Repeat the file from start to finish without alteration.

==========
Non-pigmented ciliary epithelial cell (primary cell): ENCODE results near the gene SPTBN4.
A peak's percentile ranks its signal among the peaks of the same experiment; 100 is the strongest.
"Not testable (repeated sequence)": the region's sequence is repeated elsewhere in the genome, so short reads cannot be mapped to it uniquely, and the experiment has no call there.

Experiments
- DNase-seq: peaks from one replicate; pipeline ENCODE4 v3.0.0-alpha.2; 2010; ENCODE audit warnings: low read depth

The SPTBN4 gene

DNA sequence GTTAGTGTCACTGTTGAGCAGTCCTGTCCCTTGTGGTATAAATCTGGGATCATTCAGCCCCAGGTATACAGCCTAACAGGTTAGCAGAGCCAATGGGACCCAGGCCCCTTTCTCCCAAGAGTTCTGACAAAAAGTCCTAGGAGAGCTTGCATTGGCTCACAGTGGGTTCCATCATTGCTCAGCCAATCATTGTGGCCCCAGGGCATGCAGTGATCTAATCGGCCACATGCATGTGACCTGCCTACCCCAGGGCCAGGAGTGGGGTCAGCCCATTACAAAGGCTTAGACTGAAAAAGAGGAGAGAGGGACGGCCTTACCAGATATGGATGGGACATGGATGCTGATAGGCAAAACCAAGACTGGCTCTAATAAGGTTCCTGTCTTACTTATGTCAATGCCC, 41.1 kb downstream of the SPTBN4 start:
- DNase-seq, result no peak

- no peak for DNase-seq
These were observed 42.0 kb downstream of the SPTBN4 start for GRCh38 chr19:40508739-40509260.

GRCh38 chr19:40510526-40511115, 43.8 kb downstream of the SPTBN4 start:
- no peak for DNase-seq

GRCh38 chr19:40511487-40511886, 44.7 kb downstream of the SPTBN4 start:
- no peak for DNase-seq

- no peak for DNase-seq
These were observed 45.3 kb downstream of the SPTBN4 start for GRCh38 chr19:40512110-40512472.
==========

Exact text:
Non-pigmented ciliary epithelial cell (primary cell): ENCODE results near the gene SPTBN4.
A peak's percentile ranks its signal among the peaks of the same experiment; 100 is the strongest.
"Not testable (repeated sequence)": the region's sequence is repeated elsewhere in the genome, so short reads cannot be mapped to it uniquely, and the experiment has no call there.

Experiments
- DNase-seq: peaks from one replicate; pipeline ENCODE4 v3.0.0-alpha.2; 2010; ENCODE audit warnings: low read depth

The SPTBN4 gene

DNA sequence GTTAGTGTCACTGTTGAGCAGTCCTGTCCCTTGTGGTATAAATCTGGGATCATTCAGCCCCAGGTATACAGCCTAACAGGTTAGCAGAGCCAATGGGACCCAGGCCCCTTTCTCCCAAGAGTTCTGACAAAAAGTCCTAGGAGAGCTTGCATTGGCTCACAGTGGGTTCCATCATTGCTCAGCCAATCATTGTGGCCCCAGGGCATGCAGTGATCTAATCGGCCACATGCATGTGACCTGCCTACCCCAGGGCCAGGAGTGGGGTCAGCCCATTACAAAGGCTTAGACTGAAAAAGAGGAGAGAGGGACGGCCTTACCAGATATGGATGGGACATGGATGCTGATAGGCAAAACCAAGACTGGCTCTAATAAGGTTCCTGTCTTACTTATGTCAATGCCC, 41.1 kb downstream of the SPTBN4 start:
- DNase-seq, result no peak

- no peak for DNase-seq
These were observed 42.0 kb downstream of the SPTBN4 start for GRCh38 chr19:40508739-40509260.

GRCh38 chr19:40510526-40511115, 43.8 kb downstream of the SPTBN4 start:
- no peak for DNase-seq

GRCh38 chr19:40511487-40511886, 44.7 kb downstream of the SPTBN4 start:
- no peak for DNase-seq

- no peak for DNase-seq
These were observed 45.3 kb downstream of the SPTBN4 start for GRCh38 chr19:40512110-40512472.